Feed the Future
This project is part of the U.S. Government's global hunger and food security initiative.

2.8.2. Trajectories of Upgrading

The obstacles to process and then product upgrading tend to be the lowest. These forms of upgrading are the easiest to accomplish and thus represent the first upgrading strategies firms pursue. They do not require a firm to take on new tasks in the chain or to acquire additional knowledge (they simply involve doing the same task, but more efficiently or differently within the factory). Whereas these types of upgrading do require access to capital and equipment, these are easier to obtain through vertical linkages with lead firms or horizontal linkages with like-suppliers, than knowledge-based skills needed to move out of the manufacturing stages in the value chain.

Functional upgrading is more difficult, and at the same time more desirable to attain. In functional upgrading, firms move from manufacturing capabilities to more “intangible” activities, such as chain coordination, design or branding. Due to the higher barriers to entry into these skill sets, the market is more concentrated, thus providing higher returns and more enduring and sustainable competitiveness to successful firms. Because profits are highest from these functions, MSEs often face substantial barriers to entry within the value chain [1].

Channel upgrading is unique in that it does not require a firm to change at all, per se. Rather the firm maintains the same position in the current value chain, but takes on an additional role in another value chain by introducing its product to a new geographic or demographic market. Channel upgrading can be used to acquire new functional skills, and can therefore serve as a transitional form of upgrading for a less demanding end market. For example, while maintaining exports for US buyers, Brazilian footwear companies also manufactured, designed and branded footwear products for the domestic market. Their relationships with the local buyers were much more evenly balanced, allowing local producers to improve their functional capabilities in design and branding. Furthermore, in the Brazilian market, where vertical linkages did not provide upgrading assistance, the local business and enabling environment provided local producers with the knowledge and opportunities to acquire the skills necessary to design, market and brand products [2].

Intersectoral upgrading is typically seen as the last stage of upgrading because it requires diverse product and market knowledge. It is generally proximate in the sense that the new products or services the firm moves into share technological, input or organizational similarities to the existing products produced.

As a rule, the costs, risks and benefits at the firm level usually increase from process through intersectoral upgrading, yet this does not imply that upgrading always occurs in this sequence, nor does it imply that attaining one level of upgrading is always required to obtain the next.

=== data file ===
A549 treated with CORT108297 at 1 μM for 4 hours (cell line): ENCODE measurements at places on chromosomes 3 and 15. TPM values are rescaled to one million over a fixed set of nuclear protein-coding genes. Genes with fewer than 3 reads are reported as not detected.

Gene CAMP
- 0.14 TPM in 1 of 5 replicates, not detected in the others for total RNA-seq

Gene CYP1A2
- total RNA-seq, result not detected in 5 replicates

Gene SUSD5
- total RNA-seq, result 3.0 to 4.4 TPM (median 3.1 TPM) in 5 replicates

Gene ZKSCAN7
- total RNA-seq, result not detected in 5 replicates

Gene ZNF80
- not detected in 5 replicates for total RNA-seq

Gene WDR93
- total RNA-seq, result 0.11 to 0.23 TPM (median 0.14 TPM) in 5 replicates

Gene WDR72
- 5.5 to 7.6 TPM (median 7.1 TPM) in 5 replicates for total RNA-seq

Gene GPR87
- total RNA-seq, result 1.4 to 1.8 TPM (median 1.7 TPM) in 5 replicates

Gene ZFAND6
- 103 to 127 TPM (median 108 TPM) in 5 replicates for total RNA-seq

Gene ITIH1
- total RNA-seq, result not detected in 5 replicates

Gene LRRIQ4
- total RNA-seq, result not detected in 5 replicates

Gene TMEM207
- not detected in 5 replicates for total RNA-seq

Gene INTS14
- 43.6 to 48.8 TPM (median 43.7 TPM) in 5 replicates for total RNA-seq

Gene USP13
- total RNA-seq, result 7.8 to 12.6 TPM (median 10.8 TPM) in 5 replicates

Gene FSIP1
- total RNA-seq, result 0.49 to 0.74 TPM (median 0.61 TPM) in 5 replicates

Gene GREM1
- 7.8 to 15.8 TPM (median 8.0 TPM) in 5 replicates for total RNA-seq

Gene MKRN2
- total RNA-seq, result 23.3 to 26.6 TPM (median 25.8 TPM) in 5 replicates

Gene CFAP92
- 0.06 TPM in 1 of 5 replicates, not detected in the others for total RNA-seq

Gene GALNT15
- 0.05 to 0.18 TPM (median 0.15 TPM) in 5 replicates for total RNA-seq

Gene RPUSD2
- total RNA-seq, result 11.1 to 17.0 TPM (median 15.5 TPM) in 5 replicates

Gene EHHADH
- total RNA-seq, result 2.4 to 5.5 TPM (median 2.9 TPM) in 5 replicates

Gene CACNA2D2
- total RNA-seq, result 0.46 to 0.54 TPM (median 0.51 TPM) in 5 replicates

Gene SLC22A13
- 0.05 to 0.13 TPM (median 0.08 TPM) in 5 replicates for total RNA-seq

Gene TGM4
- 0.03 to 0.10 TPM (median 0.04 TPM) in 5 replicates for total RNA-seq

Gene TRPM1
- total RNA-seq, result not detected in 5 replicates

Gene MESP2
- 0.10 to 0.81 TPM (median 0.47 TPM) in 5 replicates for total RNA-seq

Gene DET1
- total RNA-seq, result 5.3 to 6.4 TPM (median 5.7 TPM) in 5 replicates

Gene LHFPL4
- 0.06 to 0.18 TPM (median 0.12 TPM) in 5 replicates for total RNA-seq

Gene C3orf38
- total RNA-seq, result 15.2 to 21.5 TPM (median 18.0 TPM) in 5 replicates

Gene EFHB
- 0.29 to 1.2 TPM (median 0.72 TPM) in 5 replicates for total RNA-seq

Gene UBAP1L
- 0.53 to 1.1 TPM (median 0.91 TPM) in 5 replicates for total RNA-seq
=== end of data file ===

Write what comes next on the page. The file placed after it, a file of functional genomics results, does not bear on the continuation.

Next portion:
The various types of upgrading are frequently connected. For example, product upgrading may be a requirement for entering a new market channel. Similarly, product and functional upgrading are linked in that the creation of direct relationships between producers and exporters facilitates the flow of information about the type and quality of products demanded in end markets.[3] Product upgrading can open the door for firms to apply their new product to other value chains (intersectoral upgrading) or “move up” the value chain vertically to new functions (functional upgrading), such as marketing and branding based on the unique, sophisticated attributes of the product offering. Channel upgrading into local or national markets can be used to acquire new functional skills because there is less physical and social distance between suppliers and buyers, buyers tend to have less control over the chain, and suppliers have more knowledge of the local end markets. Furthermore, intersectoral upgrading usually comes as a result of combining multiple upgrading strategies to enter a new value chain.

For more information on trajectories, see: [4] [5] [6] [7] [8]


  1. Pietrobelli, C., & Rabellotti, R. (2006). Upgrading to compete: Global value chains, clusters, and SMEs in Latin America. Washington, DC: Inter-American Development Bank.
  2. Navas-Aleman, L. (2006). Opportunities and obstacles for industrial upgrading of Brazilian footwear and furniture firms: A comparison of global and national value chains'. (Doctoral thesis, IDS: University of Sussex).
  3. Dunn, Elizabeth; Sebstad, Jennefer; Batzdorff, Lisa; Parsons, Holly. 2006. Lessons Learned on MSE Upgrading in Value Chains. USAID
  4. Gereffi, G. (1999). International trade and industrial upgrading in the apparel commodity chain. Journal of International Economics, 48(1), 37-70
  5. Farfan, O. (2005). Understanding and escaping commodity-dependency: A global value chain perspective. Prepared for the Investment Climate Unit, International Finance Corporation/The World Bank Group.
  6. Kaplinsky, R., & Morris, M. (2001). A handbook for value chain research. http://asiandrivers.open.ac.uk/documents/Value_chain_Handbook_RKMM_Nov_2001.pdf
  7. Kaplinsky, R. (2000). Globalisation and unequalisation: What can be learned from value chain analysis. Journal of Development Studies, 37(2), 117.
  8. Humphrey, J., & Schmitz, H. (2004). Chain governance and upgrading: Taking stock. In H. Schmitz (Ed.), Local enterprises in the global economy: Issues of governance and upgrading (pp. 349-381). UK: Edward Elgar Publishing Limited.